The two unions that represent Hollywood actors averted a potential strike last week, reaching a tentative deal with studios that would hike minimum standard salaries and improve compensation for cable-bound work.
The Screen Actors Guild and the American Federation of Television and Radio Artists reached terms on a contract that reportedly puts more cash into middle-class actors' pockets by requiring studios to pay pension and health benefits to those who work on basic-cable projects. At present, those funds are supported by a 6 percent levy on the actors' share of cable-programming licenses.
The deal with the Association of Motion Picture and Television Producers ends Hollywood's second potential strike threat this year. In May, the Writers Guild of America came to terms with producers on a new contract for TV and movie writers.
Union negotiators said they wouldn't release specific deal terms until they're presented to members. To become final, the pact must be approved by the joint SAG and AFTRA board of directors, then ratified via a mail-in secret ballot.
The agreement also includes a 3 percent increase in the standard rate paid to day players, union officials confirmed. Those actors presently receive $617 per day.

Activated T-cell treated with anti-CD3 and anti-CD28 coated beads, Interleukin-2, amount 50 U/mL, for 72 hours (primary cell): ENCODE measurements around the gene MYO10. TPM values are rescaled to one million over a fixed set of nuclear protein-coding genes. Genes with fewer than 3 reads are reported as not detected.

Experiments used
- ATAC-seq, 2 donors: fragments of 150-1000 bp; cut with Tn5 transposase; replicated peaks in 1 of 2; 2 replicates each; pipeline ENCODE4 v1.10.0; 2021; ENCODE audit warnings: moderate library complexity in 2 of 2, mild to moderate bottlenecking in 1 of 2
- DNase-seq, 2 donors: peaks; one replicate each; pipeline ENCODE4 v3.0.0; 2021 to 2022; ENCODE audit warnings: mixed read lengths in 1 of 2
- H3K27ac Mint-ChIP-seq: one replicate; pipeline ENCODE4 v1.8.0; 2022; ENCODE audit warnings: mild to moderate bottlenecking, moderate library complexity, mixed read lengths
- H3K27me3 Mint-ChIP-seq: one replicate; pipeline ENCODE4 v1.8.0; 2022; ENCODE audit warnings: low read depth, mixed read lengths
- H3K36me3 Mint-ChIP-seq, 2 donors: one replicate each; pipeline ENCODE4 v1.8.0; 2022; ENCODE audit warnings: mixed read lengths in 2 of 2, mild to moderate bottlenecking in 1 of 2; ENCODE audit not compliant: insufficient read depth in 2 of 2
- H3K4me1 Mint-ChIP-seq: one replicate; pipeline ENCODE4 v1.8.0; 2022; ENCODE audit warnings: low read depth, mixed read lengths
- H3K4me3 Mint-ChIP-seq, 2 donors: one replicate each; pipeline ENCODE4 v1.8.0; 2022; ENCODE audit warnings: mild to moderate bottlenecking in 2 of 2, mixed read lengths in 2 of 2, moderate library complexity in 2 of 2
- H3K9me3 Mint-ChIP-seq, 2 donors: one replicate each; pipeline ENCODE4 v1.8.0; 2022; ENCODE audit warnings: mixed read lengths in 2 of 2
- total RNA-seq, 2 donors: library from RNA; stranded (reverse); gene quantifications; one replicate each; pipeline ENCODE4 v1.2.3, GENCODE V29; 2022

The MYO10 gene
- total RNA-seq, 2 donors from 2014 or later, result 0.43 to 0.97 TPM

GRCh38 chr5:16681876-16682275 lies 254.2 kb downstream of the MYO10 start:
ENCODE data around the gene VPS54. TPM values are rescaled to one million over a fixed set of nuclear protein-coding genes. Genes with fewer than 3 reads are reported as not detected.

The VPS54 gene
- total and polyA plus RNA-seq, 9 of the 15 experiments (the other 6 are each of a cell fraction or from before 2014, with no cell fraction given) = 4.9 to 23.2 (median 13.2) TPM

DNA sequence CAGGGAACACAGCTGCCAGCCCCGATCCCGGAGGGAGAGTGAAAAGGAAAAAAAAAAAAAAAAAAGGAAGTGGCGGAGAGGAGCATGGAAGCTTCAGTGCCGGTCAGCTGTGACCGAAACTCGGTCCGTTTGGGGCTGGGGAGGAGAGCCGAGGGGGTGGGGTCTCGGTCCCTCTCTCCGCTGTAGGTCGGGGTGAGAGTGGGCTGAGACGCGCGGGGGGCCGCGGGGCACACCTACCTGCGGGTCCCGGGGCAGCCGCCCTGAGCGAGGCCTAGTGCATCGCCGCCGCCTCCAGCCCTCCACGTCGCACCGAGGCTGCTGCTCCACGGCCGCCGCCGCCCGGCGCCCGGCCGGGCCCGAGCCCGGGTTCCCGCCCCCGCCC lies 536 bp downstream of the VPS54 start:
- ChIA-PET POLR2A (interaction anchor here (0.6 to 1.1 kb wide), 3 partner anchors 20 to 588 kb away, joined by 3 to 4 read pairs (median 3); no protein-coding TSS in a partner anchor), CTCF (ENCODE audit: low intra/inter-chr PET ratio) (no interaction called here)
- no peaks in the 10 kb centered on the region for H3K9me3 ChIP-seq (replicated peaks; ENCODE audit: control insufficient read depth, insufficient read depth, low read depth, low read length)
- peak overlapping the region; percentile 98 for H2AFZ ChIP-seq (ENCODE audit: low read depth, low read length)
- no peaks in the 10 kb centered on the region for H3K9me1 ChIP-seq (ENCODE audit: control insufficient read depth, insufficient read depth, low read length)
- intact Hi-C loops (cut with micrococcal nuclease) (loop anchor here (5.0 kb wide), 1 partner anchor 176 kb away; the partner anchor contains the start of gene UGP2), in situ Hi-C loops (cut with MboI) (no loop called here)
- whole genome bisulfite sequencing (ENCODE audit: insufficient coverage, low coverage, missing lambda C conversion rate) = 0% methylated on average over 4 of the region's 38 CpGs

In many respects, the tentative pact's concessions mirror those won by writers earlier this year. Both attacked the Fox broadcast network's status as a "weblet," which allowed the broadcaster to compensate actors and writers at roughly two-thirds of what's paid out by ABC, CBS and NBC.
Fox now has three years to bump up salaries until they're comparable to those paid by the "Big Three."
There were also concerns about video-on-demand. Actors will be compensated for work that appears on VOD platforms at the premium-TV rate, rather than the lesser videotape-license rate.
The SAG and AFTRA contracts expired June 30, but the parties continued to negotiate with the studios until the deal was reached July 3.